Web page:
Netwealth sees silver lining in Hayne recommendations
The platform provider is confident that the phaseout of grandfathered commissions and rising compliance costs will benefit the business.
This week, Netwealth released its first-half profit results, posting an underlying NPAT of $17 million for the six months to 31 December 2018, up 21 per cent on the prior corresponding period.
In its trading update, the group said that it believes that “many of the recommendations of the royal commission will lead to further growth of our core business”.
Netwealth said the phasing out of grandfathered commissions is expected to be a positive impetus for growth.
“The estimated potential industry-wide FUA subject to grandfathered commission was $189 billion, at June 2018,” the company said.
“The removal of grandfathered commissions is likely to result in greater transitions of legacy business which will benefit Netwealth.”
The company said that less than 3.5 per cent of its FUA is subject to grandfathered commission and the removal of grandfathered commission will not negatively impact Netwealth’s net revenue. As a result of disposing of its advice businesses in 2017–18, Netwealth has no residual liabilities in respect of advice.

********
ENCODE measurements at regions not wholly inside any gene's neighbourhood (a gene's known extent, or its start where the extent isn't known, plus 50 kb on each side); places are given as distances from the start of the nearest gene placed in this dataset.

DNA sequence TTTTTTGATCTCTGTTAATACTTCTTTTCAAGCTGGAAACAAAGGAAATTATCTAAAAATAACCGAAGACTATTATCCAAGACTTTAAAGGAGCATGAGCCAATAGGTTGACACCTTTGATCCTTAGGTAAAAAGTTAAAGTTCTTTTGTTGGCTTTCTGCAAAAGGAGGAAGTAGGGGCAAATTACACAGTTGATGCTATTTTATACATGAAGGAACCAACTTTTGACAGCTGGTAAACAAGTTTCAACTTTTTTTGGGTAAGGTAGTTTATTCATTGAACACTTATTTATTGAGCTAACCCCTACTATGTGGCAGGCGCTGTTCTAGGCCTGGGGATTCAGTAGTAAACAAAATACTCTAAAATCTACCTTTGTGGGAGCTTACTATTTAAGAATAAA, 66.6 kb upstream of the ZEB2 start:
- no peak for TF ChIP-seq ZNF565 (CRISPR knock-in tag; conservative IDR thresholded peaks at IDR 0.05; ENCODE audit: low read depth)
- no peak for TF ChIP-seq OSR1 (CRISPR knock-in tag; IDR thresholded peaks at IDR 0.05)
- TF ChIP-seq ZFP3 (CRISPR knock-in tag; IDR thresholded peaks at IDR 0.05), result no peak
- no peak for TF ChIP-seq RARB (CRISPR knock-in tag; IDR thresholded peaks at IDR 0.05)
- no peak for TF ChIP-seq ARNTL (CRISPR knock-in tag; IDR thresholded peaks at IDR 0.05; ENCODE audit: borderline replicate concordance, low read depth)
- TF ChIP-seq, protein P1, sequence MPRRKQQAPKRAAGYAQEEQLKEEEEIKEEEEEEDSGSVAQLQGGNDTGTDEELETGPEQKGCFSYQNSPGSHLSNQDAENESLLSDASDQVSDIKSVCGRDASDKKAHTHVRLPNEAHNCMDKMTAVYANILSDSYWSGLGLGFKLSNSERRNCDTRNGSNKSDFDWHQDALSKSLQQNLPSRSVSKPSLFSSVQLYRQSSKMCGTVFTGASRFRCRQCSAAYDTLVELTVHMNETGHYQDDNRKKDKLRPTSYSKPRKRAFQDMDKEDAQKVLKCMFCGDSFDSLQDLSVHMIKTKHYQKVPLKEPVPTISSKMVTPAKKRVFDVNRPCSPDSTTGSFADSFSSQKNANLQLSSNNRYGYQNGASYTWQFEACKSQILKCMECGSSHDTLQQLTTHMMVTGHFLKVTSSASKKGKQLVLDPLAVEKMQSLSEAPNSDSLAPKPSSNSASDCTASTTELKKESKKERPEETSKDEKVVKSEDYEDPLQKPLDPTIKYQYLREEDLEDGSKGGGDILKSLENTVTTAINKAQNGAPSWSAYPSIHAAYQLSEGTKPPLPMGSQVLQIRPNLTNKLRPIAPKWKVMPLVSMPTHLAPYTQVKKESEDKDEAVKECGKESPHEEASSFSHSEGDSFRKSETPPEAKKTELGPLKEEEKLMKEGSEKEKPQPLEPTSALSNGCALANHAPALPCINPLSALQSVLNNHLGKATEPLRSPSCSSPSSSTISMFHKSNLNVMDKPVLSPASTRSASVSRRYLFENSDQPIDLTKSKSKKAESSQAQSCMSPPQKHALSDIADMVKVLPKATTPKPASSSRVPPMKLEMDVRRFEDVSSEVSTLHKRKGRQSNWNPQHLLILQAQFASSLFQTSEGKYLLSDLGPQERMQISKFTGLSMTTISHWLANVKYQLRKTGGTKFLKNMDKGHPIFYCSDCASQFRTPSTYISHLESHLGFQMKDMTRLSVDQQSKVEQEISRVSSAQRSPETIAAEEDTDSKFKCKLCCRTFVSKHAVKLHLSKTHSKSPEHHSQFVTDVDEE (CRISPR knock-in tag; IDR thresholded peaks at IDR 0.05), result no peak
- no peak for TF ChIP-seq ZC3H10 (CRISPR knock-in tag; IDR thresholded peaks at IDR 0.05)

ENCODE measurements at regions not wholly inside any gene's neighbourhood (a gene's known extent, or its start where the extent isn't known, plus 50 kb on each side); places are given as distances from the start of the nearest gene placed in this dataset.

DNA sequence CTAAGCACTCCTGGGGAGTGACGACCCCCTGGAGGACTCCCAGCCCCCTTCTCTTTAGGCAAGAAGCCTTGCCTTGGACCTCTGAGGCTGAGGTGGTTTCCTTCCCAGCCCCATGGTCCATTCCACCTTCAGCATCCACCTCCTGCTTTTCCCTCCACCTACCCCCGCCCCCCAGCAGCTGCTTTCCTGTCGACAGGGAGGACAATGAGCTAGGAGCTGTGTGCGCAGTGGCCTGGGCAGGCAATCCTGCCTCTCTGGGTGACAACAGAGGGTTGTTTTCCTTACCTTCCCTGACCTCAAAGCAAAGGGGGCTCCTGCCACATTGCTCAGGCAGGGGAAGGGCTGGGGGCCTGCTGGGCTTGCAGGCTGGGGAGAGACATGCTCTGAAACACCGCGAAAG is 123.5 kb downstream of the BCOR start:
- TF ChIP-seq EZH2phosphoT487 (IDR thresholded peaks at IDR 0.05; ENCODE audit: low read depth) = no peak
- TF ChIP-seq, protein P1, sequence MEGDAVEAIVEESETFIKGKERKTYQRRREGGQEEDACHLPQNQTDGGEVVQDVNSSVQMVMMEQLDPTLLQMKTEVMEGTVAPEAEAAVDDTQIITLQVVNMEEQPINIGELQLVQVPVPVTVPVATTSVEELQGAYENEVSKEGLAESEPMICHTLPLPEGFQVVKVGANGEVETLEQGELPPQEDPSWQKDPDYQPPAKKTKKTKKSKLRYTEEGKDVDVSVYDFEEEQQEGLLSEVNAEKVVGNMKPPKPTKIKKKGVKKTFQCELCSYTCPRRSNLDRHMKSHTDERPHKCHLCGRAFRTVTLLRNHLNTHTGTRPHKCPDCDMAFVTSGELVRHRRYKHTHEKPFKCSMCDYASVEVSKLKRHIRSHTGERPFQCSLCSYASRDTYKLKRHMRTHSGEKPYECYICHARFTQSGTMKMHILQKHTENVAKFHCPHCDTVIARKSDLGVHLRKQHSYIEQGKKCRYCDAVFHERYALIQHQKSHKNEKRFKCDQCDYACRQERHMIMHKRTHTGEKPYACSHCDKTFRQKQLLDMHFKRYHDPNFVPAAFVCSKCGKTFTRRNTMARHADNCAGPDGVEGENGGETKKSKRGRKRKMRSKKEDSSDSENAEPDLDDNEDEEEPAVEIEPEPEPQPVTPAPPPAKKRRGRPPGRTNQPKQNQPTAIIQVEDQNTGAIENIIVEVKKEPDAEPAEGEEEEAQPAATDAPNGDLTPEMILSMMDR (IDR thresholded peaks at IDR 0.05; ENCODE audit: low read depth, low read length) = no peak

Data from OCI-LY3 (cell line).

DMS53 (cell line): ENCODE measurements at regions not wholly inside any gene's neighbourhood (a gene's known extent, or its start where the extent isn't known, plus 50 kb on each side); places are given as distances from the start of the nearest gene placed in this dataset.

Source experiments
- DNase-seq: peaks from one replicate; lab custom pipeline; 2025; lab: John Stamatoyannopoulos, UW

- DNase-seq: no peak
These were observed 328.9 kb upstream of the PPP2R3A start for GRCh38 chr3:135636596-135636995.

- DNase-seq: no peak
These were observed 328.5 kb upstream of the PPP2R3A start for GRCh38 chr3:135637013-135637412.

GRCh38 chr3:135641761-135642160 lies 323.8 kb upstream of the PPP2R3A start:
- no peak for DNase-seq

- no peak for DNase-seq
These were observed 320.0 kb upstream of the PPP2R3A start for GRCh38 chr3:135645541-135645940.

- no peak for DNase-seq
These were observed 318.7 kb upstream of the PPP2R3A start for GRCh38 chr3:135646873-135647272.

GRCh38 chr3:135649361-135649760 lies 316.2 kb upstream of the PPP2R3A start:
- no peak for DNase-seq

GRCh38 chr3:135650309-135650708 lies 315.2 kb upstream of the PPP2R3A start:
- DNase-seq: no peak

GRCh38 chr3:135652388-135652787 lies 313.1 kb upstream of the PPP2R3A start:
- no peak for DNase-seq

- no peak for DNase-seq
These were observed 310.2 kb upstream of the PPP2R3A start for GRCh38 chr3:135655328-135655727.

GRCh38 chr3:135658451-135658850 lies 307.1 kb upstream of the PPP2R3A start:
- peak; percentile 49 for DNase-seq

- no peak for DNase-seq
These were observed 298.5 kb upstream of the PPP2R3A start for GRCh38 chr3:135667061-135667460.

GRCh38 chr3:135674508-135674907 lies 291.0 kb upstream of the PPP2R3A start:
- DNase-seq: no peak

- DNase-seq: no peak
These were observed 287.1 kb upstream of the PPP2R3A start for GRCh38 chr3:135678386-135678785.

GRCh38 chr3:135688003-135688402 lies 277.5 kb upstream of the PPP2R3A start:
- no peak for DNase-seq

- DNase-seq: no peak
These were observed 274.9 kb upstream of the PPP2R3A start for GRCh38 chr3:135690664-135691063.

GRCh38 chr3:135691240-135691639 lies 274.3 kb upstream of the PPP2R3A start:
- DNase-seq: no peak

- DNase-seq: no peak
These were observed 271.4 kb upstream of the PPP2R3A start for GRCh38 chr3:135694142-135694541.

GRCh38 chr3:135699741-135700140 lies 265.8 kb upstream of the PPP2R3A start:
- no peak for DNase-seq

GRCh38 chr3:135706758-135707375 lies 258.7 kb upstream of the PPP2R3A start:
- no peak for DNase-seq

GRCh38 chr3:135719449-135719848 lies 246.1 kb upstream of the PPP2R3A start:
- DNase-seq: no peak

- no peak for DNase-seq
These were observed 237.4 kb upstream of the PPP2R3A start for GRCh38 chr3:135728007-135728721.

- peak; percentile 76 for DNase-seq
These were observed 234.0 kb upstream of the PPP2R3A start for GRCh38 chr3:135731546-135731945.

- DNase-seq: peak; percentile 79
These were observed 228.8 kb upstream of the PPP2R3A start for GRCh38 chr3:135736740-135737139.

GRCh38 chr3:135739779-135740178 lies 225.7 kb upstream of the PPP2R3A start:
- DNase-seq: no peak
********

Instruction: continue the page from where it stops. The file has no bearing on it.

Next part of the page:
The company believes it is well placed to provide functionality to support the increased compliance and regulatory requirements for licensees and advisers and sees opportunities in the royal commission’s recommendations for the superannuation industry.
“The royal commission recommends that superannuation fund trustees should act in no other capacity,” the company said.
“Subject to the form of amending legislation and regulatory approval, we intend to establish a wholly-owned subsidiary as the trustee of the Netwealth Superannuation Master Fund in place of Netwealth Investments Limited.”
Netwealth confirmed that the new trustee company will require $5 million of regulatory capital, which will be funded by existing cash holdings.
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